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Russia Proposes Internet Ecosystem to Protect Users From ‘Foreign Influence’ – Report

Rostelecom's roadmap for an online ecosystem is part of President Vladimir Putin’s centerpiece National Projects program, which aims to stimulate the economy through 12 state-centric projects. Sergei Porter / Vedomosti / TASS

Russia’s state-controlled telecommunications provider is proposing a 260-billion-ruble ($4.1 billion) online ecosystem to “protect users from foreign influence,” the Kommersant business daily reported Wednesday.

Rostelecom’s so-called roadmap reportedly envisions the creation of state-run messengers, gaming services, browsers and operating systems. The telecom provider’s ambitious proposal also includes state-controlled content recommendation systems and speech and gesture recognition in addition to virtual and augmented reality technology, the publication reported.

Their underlying purpose is to minimize the risk of public opinion being manipulated through technology, Kommersant reported.

“The roadmap says that such technologies can significantly affect economic development and social stability and carry risks of … spreading fake news and negative influence from foreign organizations,” an unnamed source familiar with the document was cited as saying.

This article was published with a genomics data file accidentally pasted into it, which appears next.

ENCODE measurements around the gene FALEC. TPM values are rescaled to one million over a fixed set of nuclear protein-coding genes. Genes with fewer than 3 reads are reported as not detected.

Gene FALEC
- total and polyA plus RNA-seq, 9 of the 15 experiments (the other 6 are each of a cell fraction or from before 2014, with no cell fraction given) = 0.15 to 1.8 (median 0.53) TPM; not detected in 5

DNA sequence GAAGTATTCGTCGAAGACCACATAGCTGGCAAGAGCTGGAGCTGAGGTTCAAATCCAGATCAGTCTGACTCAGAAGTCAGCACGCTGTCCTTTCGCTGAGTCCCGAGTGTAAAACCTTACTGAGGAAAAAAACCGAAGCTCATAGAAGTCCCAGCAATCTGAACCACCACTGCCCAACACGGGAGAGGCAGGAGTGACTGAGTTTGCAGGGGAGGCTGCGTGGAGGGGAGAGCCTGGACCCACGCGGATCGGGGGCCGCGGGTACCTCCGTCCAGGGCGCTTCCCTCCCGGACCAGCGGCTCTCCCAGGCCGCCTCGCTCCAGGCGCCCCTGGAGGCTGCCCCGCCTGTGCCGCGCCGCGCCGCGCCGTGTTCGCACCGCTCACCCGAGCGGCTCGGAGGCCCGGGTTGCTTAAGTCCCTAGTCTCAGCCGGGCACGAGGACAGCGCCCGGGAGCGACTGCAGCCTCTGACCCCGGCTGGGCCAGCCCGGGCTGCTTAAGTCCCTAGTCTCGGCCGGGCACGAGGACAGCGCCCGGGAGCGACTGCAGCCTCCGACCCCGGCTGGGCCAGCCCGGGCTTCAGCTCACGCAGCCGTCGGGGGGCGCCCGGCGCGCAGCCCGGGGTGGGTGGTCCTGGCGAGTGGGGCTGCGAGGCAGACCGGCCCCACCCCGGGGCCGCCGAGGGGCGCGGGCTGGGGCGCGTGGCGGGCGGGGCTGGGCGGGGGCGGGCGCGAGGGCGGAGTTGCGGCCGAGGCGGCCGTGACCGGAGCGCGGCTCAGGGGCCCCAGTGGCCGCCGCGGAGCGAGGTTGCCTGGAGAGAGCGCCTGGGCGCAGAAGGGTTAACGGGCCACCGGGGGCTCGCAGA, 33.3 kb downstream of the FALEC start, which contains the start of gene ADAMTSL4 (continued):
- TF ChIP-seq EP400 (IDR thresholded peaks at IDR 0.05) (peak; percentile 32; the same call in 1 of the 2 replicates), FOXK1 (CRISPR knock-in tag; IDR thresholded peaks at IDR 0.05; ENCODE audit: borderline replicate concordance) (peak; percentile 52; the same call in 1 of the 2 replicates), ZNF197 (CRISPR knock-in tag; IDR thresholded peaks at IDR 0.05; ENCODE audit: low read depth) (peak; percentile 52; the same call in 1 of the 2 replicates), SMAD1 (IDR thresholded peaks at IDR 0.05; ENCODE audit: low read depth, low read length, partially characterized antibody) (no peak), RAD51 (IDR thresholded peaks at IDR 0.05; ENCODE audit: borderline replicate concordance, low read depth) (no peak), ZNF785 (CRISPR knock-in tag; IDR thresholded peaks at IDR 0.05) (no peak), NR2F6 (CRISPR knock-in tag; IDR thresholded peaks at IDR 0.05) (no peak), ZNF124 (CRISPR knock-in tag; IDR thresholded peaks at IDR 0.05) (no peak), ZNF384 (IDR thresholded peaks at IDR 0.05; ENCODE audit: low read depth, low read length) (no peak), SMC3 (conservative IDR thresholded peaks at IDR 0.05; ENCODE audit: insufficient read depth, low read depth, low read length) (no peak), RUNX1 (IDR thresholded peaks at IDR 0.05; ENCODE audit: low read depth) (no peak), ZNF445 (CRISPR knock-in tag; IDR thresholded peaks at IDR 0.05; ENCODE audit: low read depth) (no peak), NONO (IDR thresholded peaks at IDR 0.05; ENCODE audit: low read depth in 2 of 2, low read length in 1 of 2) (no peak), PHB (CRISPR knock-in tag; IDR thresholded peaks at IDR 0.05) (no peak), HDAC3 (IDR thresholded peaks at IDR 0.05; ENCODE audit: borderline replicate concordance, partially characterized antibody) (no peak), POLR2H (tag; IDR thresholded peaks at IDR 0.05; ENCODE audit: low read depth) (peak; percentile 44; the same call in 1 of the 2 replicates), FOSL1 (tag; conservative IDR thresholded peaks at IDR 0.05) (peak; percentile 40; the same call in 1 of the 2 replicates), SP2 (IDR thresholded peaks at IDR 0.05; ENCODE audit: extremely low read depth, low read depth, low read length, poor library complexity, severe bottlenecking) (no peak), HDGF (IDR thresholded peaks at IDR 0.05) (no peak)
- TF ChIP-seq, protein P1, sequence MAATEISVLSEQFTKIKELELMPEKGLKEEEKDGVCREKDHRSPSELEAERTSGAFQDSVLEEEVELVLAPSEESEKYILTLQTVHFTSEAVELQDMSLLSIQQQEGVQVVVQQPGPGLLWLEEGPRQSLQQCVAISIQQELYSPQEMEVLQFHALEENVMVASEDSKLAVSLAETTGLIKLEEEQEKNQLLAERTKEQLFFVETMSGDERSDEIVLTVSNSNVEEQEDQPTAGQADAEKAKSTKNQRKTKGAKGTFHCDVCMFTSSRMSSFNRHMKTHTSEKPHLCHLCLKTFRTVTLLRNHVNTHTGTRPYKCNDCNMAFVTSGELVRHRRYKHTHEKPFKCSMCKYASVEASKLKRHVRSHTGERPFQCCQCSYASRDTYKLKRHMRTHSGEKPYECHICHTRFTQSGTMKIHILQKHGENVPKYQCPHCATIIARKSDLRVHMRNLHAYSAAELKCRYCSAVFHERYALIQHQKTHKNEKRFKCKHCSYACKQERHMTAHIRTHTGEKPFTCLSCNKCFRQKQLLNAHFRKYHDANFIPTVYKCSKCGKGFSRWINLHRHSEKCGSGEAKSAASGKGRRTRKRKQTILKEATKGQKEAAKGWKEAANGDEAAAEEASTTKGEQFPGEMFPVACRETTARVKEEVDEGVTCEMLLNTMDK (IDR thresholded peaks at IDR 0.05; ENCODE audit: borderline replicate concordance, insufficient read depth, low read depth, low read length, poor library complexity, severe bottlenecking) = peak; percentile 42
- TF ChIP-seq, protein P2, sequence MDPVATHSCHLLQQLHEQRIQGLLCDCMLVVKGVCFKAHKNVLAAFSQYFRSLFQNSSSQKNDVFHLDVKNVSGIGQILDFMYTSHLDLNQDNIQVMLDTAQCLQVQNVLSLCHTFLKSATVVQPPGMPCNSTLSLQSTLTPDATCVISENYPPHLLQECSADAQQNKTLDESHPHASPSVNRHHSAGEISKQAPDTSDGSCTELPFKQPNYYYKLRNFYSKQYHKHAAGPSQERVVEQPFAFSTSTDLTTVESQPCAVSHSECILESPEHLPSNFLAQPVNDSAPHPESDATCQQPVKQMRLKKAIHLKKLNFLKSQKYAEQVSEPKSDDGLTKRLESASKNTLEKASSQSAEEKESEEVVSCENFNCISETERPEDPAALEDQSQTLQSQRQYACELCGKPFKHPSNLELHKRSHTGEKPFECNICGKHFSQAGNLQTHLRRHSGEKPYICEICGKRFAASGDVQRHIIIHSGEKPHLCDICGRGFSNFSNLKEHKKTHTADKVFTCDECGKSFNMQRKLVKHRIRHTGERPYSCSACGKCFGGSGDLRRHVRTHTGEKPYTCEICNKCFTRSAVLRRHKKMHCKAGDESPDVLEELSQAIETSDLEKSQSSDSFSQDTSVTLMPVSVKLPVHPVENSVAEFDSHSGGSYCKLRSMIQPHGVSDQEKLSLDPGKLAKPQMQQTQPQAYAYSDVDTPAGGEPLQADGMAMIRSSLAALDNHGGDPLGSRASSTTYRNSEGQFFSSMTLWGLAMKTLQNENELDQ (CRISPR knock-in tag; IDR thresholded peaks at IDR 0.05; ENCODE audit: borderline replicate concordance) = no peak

Rostelecom sent the draft roadmap to the Communications Ministry, the source told Kommersant and another IT industry source confirmed. Rostelecom and the Communications Ministry did not comment on the publication’s report.

The roadmap is part of President Vladimir Putin’s centerpiece National Projects program, which aims to stimulate the economy through 12 state-centric projects. Rostelecom’s proposal for a state-run online ecosystem is named among the digital economy project’s more expensive roadmaps.

IT experts expressed skepticism about the state spending program in the presence of similar solutions developed by private Russian tech firms.

“There’s a high probability of a completely useless waste of funds,” Karen Kazaryan, chief analyst at the Russian Association for Electronic Communications, was quoted by Kommersant as saying.

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